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Title: Effects of Marketing Strategies on Product Line Margins Amongthe Cassava Microenterprises in Migori County, Kenya
Authors: Geoffrey Cheruiyot Ngenoh
Keywords: Product Line Margins
Issue Date: May-2021
Publisher: Egerton University
Abstract: Cassava (Manihot esculenta L.) micropreneurs ought to be strategic in marketing their products for relatively better marketing margins. Cassava production, utilisation, and marketing in Kenya is low compared with the other starchy food crops mainly maize, potatoes, and wheat. This is due to the presence of cyanide content in cassava which is lethal, when roots are mishandled, leading to avoidance of the crop by potential consumers. This has affected its marketing and consumption in the country. However, cassava microenterprises have begun to commercialize it due to support from the development partners in the country. Therefore, to achieve the purpose of this study, three objectives were addressed: To identify product lines and the marketing strategies; to determine relationships between marketing strategies and the product lines; to establish the determinants of choice and the effects of marketing strategies on product line margins among cassava microenterprises. Theories of Market Orientation and Strategic Management guided the study. This study was conducted in Migori County (Kuria West, Suna East, Suna West, and Uriri Sub-counties) in Kenya using a semi-structured questionnaire, administered to a sample of 267 cassava microenterprises, which was obtained using simple random sampling technique. The data was analysed using descriptive and inferential statistics. Results showed that the main cassava product lines prevailing in the area of study included fermented dried pellets (63.99%), raw tubers (19.94%), and unfermented dried cassava pellets (15.79%). Other cassava-based product (local brew) was involved the least (0.28%). The most used marketing strategies respectively were the pricing, product promotion, value addition and the formation of marketing alliance mutually inclusive. Multivariate Probit results showed that age, gender, years of schooling, household size, major occupation (trading) marketing experience, seed money, entrepreneurial training, marketing information, market distance, group membership, farm gate and open-air marketing outlets significantly (p<0.05) influenced the choice of marketing strategies. Such choices led to the following marketing margins per product lines as follows: Fermented pellets (KSh. 50), unfermented pellets (Ksh. 45), raw tubers (KSh. 30), and other cassava-based products as (Ksh. 15). The study recommends that cassava microenterprises to combine marketing strategies (Pricing, promotion and product improvement) that give maximum marketing margins on highly demanded cassava products (fermented and and unfermented pellets) hence better performance. The findings of the study would be useful to scholars, agripreneurs, development partners, and governments (National and the County) in policy-making and implementation towards promotion of the underutilised and potential food and cash crops in the country.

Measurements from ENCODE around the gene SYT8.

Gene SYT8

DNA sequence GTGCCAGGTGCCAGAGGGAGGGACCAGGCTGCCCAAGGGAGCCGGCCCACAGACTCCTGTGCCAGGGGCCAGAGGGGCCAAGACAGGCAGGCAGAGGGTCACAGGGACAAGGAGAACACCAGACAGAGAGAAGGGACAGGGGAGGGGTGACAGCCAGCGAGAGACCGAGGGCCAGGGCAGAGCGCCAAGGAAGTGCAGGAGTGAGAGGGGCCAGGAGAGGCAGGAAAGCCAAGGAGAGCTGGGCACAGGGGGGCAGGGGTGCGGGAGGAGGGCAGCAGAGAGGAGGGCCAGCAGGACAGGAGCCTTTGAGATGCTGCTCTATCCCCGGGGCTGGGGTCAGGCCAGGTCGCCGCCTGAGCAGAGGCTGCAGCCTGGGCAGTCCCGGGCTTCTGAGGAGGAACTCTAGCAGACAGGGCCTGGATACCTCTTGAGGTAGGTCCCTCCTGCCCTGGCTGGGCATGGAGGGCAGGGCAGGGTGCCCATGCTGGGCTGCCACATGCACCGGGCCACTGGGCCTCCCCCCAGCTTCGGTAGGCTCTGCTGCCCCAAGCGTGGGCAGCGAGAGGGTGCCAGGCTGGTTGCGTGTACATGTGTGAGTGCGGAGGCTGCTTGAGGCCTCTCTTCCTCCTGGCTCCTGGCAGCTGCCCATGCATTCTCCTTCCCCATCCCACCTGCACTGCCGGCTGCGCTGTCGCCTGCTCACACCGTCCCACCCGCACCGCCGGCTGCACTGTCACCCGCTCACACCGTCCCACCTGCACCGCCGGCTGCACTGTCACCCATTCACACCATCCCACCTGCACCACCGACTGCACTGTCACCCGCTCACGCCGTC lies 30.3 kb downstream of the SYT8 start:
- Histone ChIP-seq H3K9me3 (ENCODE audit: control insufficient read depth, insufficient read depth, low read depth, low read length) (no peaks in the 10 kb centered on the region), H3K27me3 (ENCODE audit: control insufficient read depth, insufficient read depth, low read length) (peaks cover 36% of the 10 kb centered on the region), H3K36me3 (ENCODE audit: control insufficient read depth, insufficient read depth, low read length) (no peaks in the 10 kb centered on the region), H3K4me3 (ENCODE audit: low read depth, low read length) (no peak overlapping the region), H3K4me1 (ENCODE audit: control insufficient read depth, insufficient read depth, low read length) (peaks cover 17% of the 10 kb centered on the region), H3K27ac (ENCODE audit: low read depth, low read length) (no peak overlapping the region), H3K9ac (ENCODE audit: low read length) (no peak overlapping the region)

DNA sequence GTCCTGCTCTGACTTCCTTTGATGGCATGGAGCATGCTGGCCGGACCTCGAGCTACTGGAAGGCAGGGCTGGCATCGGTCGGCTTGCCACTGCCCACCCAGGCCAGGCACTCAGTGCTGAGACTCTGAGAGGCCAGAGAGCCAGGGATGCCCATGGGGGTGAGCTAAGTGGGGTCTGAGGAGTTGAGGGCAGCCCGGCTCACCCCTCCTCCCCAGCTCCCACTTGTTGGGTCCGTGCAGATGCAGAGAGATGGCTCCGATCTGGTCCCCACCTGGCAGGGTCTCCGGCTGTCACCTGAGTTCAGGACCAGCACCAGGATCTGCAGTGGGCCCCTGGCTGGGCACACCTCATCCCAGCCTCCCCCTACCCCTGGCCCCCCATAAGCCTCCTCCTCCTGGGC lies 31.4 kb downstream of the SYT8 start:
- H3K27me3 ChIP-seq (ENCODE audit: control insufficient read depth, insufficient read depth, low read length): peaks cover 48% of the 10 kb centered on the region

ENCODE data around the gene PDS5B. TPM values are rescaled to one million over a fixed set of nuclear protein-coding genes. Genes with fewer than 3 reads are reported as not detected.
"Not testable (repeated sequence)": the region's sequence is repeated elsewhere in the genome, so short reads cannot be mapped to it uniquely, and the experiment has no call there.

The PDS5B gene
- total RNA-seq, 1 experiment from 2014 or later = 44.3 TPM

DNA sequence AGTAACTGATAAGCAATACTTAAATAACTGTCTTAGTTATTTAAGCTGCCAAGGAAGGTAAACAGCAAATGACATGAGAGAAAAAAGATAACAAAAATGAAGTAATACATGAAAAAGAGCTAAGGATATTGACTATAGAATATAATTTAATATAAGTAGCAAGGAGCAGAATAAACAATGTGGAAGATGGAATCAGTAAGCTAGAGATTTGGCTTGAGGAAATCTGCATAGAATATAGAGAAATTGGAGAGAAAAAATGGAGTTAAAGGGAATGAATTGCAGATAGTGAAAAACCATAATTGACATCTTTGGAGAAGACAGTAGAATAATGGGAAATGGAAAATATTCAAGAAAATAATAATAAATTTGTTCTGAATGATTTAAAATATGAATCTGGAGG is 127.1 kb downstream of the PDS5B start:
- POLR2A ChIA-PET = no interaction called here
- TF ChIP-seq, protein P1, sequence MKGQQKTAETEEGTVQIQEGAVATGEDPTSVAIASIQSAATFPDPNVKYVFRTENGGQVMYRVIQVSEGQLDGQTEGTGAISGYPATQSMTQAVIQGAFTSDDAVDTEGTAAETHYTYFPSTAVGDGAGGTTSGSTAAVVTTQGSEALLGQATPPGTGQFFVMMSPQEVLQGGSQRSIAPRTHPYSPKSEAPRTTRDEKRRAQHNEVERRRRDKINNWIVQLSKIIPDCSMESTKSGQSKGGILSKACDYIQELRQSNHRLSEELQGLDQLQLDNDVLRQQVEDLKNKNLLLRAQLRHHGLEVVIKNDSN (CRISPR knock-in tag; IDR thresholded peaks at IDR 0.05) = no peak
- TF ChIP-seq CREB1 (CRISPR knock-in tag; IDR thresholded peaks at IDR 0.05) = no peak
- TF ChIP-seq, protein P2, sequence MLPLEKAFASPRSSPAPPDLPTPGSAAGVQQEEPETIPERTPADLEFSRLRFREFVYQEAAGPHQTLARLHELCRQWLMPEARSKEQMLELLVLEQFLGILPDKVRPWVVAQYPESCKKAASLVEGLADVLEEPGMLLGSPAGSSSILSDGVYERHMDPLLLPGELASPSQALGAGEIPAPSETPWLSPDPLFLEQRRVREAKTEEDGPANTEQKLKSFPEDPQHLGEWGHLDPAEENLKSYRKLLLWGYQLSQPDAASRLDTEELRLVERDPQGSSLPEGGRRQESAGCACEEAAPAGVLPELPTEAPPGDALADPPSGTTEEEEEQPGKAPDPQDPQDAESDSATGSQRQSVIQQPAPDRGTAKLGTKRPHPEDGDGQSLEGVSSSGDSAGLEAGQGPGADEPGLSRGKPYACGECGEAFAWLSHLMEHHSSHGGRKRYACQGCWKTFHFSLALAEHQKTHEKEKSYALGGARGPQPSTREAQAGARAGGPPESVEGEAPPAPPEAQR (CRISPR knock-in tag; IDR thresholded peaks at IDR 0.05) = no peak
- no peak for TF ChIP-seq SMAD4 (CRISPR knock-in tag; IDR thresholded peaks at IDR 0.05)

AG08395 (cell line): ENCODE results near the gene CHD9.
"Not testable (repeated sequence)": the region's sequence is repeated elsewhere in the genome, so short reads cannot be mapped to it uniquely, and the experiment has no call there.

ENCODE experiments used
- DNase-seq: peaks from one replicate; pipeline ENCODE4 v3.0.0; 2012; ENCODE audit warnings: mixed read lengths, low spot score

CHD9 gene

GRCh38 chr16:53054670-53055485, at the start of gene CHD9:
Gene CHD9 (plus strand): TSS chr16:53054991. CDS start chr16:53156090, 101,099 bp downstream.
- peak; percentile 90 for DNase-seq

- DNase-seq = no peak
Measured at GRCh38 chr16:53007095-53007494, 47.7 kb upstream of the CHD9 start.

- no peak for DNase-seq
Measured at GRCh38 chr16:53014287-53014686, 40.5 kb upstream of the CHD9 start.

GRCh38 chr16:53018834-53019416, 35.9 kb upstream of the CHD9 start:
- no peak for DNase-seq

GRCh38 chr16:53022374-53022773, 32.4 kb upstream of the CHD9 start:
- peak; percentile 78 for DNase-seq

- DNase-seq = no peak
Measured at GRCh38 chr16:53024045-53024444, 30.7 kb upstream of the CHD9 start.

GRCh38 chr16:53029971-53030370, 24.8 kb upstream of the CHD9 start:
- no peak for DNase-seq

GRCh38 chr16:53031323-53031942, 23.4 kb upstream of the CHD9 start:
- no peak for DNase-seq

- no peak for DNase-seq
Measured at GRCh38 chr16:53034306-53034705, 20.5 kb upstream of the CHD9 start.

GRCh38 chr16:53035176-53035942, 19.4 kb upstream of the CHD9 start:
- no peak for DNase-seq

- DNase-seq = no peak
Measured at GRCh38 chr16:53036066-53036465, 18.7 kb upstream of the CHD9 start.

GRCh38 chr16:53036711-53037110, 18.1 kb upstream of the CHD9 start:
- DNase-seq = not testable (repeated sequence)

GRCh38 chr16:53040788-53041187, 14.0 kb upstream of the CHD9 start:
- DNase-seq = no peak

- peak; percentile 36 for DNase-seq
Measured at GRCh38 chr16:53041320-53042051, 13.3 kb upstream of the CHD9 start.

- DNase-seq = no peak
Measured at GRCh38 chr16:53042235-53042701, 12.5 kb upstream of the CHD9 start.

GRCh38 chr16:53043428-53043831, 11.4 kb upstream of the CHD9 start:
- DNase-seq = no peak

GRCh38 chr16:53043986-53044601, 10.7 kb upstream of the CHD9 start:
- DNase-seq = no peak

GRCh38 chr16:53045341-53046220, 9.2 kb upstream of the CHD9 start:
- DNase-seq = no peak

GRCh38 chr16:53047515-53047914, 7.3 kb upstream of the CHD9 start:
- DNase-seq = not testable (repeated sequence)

Appears in Collections:Faculty of Agriculture

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